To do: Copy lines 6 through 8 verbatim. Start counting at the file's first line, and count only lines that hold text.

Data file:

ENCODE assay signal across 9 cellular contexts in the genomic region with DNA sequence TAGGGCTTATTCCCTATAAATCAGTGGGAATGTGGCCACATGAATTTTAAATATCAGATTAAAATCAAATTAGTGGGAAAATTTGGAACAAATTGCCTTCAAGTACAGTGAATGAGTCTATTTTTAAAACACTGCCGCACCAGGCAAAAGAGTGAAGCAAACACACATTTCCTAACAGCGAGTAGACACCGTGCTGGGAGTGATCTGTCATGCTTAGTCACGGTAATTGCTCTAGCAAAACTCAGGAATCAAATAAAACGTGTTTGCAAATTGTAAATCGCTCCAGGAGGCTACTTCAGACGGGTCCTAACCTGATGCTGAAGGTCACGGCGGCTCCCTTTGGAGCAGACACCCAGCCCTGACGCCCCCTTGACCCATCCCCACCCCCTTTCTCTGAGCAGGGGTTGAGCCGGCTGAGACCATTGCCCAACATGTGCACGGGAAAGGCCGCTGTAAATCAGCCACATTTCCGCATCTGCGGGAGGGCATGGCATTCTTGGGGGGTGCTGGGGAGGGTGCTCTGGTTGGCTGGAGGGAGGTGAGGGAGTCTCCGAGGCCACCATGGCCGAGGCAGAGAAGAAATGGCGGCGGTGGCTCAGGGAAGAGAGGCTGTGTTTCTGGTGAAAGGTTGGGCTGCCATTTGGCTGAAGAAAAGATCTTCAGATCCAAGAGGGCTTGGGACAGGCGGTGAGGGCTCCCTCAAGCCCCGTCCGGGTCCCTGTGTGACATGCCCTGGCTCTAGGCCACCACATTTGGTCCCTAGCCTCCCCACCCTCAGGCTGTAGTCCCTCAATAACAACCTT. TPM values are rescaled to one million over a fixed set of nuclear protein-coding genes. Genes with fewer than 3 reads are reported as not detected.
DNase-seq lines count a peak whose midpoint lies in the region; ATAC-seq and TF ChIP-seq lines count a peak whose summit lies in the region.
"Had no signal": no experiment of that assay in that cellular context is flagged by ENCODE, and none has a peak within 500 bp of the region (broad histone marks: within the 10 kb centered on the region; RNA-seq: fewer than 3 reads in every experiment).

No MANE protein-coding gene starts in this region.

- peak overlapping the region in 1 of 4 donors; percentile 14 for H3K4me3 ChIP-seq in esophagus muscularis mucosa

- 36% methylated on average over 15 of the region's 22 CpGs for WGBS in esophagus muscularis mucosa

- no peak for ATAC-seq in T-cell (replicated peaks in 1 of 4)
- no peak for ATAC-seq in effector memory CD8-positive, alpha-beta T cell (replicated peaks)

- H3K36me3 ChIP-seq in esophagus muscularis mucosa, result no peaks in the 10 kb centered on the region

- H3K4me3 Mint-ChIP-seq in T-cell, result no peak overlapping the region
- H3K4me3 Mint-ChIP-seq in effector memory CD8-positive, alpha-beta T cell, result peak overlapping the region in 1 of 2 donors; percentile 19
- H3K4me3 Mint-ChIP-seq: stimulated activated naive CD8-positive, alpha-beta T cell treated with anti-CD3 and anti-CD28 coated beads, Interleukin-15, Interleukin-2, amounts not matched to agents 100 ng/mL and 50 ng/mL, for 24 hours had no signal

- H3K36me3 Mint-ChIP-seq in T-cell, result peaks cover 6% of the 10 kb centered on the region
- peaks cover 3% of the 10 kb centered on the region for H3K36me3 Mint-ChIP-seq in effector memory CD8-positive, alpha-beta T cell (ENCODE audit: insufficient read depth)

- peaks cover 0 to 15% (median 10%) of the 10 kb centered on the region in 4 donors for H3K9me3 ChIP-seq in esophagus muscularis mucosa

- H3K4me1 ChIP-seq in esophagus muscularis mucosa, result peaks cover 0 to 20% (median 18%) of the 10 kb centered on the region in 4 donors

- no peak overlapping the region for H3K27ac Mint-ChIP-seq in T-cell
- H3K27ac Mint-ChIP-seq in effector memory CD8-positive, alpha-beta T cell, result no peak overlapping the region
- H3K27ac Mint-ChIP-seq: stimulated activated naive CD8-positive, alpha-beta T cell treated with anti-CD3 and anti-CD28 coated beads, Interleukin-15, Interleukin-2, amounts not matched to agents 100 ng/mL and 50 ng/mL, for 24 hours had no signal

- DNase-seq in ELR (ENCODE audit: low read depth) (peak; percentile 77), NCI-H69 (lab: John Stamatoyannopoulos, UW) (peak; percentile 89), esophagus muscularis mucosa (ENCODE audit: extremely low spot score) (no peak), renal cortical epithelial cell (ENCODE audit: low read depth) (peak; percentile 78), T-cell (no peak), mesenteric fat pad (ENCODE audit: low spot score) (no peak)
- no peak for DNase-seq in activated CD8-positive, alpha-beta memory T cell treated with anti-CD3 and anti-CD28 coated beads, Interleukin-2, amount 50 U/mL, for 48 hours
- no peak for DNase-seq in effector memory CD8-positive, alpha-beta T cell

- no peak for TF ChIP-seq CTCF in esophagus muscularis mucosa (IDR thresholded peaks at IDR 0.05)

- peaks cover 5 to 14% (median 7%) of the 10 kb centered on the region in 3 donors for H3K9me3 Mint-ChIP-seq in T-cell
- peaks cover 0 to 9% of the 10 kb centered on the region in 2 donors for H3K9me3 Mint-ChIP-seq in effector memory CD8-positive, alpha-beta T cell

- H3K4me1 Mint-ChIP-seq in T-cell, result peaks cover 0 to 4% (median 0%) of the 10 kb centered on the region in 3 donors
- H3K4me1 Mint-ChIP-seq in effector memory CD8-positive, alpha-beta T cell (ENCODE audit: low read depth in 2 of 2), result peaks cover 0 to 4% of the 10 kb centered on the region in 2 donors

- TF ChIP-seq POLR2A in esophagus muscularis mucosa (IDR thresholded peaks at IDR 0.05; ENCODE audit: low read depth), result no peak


- 36% methylated on average over 15 of the region's 22 CpGs for WGBS in esophagus muscularis mucosa

- no peak for ATAC-seq in T-cell (replicated peaks in 1 of 4)
- no peak for ATAC-seq in effector memory CD8-positive, alpha-beta T cell (replicated peaks)